No, but they are the only two countries that are an existential threat to the United States. They both also have a formidable, and in China's case a rapidly expanding, arsenal that we would likely have considerable difficulty in grappling with in a war.
According to General Kelly, immigrants from South America were the existential threat to America. I haven't seen another COCOM commander use that phrase in their posture statements since, although I may have missed something. Who's right?
 
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BigRed389

Registered User
None
China's sphere of influence is limited to the far east. They are a threat only because we have an interest there as well, and we can't just run over them anymore. Again, this doesn't make them a peer wrt naval capabilities, it just elevates them above most of the rest of the world.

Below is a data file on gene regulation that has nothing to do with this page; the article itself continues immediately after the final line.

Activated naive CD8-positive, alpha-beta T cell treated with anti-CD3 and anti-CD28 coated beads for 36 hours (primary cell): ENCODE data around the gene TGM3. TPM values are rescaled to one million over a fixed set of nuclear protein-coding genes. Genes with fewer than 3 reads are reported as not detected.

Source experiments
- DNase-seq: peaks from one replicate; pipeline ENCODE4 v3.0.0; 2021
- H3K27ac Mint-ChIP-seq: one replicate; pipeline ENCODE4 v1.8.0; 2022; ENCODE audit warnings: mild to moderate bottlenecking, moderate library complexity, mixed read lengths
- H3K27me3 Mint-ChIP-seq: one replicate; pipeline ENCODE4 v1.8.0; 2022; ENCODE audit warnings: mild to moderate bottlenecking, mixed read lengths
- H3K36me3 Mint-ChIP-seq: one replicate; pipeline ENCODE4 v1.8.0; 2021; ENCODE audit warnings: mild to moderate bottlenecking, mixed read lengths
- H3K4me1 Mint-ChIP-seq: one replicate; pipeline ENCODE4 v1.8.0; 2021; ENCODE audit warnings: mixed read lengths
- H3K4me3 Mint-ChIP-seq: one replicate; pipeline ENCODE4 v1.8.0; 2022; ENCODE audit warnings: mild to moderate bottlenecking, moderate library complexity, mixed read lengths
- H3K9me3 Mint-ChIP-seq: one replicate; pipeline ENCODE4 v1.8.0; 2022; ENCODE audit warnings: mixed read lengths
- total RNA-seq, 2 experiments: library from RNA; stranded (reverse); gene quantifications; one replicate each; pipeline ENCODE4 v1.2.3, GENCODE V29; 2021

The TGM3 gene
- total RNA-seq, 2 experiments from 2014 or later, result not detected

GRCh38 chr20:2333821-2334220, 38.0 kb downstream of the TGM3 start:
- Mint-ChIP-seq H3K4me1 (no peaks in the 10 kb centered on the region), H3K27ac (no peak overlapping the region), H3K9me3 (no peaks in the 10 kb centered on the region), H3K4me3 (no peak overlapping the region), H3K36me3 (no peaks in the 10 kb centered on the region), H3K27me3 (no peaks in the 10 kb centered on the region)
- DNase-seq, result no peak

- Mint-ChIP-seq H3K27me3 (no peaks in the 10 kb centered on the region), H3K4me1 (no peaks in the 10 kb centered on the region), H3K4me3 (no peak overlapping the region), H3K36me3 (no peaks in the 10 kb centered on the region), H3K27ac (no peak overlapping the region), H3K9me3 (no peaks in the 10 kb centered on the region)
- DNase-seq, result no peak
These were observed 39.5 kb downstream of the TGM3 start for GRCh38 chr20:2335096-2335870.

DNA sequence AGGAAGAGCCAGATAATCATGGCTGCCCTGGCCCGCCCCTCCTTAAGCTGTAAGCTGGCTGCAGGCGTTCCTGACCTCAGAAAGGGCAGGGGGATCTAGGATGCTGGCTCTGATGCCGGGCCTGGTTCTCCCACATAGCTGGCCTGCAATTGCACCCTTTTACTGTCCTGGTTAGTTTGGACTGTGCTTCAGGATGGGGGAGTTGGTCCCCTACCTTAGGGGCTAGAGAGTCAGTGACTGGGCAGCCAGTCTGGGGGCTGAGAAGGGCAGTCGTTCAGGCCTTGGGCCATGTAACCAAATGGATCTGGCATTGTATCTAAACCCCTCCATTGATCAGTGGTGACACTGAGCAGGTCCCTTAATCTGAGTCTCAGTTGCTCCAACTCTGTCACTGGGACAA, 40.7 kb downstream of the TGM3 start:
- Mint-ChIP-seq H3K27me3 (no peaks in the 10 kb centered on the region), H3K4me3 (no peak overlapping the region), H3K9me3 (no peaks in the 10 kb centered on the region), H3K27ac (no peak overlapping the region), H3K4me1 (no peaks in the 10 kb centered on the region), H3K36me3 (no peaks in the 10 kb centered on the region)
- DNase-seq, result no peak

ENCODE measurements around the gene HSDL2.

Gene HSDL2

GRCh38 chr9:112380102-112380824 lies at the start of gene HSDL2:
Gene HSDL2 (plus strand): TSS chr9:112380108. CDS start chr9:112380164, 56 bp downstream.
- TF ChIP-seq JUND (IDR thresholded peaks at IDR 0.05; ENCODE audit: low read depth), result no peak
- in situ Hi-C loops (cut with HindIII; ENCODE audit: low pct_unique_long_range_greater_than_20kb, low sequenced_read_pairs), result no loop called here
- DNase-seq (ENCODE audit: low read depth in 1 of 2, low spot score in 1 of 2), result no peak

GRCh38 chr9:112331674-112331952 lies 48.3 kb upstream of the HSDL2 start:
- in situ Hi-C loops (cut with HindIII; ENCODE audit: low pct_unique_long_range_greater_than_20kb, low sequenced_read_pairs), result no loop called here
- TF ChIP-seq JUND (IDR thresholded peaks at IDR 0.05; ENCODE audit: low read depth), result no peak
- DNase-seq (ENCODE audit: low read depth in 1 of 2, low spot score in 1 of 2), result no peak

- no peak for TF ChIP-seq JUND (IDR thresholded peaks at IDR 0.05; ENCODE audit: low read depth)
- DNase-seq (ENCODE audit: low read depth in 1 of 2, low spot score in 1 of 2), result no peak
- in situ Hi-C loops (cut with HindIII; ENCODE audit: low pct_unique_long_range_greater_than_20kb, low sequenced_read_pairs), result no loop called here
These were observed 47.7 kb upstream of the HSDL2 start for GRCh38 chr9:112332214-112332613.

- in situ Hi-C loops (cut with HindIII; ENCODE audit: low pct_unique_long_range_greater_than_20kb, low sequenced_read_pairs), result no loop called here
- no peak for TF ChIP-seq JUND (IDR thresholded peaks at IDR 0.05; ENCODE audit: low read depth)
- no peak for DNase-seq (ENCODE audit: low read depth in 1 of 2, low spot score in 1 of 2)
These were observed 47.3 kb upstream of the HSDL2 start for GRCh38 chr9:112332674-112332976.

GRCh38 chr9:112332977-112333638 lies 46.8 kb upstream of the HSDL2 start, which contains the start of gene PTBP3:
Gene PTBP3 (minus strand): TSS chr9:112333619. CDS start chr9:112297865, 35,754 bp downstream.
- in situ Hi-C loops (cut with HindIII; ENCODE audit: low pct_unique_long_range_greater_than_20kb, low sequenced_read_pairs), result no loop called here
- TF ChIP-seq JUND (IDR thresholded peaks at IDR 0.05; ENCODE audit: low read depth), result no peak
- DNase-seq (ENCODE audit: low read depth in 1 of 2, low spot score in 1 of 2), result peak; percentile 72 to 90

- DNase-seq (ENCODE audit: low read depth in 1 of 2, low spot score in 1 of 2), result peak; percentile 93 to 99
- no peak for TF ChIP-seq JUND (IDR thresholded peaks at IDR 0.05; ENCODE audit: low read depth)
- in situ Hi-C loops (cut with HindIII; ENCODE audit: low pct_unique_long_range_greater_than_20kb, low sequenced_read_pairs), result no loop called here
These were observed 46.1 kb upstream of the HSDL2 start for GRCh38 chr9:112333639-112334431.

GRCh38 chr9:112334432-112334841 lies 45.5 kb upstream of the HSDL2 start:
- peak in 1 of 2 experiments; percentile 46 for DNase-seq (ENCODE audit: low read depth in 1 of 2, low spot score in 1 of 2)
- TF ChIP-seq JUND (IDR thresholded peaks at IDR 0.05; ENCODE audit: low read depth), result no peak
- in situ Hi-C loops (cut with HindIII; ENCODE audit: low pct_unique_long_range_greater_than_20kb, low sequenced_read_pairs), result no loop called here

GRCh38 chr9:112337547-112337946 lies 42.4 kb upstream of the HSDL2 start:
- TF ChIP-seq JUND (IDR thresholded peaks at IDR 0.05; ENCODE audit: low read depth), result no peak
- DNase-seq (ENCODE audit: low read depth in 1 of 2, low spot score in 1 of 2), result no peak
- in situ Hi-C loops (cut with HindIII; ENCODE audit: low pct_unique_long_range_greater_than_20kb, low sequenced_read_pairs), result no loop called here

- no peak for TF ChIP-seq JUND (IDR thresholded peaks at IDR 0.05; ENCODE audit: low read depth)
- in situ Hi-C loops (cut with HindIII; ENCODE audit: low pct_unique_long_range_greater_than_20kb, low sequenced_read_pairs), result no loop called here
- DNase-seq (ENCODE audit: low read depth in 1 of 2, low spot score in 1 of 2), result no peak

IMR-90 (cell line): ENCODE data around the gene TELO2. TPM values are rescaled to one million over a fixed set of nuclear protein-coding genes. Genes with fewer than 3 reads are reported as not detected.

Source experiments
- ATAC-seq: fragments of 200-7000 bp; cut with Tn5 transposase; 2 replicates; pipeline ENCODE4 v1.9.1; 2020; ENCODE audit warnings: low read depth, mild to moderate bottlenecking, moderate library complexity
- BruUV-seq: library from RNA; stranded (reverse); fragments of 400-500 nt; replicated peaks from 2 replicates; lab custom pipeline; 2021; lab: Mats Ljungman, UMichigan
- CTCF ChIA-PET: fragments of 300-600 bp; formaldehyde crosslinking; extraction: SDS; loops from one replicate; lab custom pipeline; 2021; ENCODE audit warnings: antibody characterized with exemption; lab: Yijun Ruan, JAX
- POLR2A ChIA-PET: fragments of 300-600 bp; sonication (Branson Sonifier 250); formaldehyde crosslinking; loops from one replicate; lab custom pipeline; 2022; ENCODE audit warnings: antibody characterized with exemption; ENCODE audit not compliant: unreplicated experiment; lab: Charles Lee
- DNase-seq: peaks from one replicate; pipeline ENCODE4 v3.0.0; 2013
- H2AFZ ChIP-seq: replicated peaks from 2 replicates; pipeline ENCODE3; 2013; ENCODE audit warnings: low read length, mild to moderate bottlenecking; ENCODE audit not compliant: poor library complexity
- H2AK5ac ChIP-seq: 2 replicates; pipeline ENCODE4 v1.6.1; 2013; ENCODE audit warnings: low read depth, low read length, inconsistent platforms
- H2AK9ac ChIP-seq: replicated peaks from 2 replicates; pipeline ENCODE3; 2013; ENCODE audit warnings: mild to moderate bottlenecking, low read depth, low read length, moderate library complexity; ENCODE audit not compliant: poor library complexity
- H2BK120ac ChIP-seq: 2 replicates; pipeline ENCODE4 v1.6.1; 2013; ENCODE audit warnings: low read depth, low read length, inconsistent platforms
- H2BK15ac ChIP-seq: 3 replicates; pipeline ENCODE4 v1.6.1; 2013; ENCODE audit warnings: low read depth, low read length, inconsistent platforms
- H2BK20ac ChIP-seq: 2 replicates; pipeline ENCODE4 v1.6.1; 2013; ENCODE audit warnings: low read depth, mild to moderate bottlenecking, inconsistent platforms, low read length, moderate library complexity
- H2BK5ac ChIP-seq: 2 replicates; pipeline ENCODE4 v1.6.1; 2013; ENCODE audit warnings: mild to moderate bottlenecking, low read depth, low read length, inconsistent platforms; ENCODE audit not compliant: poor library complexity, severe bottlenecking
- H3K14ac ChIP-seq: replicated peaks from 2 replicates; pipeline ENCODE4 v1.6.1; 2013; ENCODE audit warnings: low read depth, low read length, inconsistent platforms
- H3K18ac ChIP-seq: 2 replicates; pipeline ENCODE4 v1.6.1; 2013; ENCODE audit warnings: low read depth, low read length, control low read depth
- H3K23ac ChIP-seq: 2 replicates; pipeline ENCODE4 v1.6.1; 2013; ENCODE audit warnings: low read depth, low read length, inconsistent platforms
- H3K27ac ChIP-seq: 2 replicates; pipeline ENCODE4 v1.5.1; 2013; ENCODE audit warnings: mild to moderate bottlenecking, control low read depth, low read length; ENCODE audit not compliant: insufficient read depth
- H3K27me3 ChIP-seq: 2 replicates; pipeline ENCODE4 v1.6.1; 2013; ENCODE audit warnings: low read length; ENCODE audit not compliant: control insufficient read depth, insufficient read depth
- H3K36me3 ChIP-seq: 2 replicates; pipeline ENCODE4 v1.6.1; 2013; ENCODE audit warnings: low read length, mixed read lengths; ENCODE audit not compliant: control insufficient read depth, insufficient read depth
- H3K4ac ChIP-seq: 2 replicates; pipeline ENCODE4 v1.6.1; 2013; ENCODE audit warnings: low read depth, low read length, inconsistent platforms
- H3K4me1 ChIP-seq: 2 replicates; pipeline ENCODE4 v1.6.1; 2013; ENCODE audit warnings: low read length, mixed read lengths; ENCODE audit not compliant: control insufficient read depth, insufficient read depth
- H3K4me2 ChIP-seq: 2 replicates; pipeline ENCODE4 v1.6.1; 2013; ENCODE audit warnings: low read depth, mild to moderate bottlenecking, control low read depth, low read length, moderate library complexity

No, I'm simply looking at the holistic capabilities of both countries. We are calling China a peer, but they don't have the capabilities we do. They aren't even close. They can be a challenging adversary in many respects in a theoretical conflict in the western Pacific, but most of that is driven by logistical challenges of fighting an offensive campaign across the pacific in a low-end conflict.

We need to zoom out a bit and recognize that we are upset because China can now defend itself from U.S. warships that are operating hundreds of miles from its shores. No country even maintains the capability to do that to us on a continuous basis, and if they could it would make national news.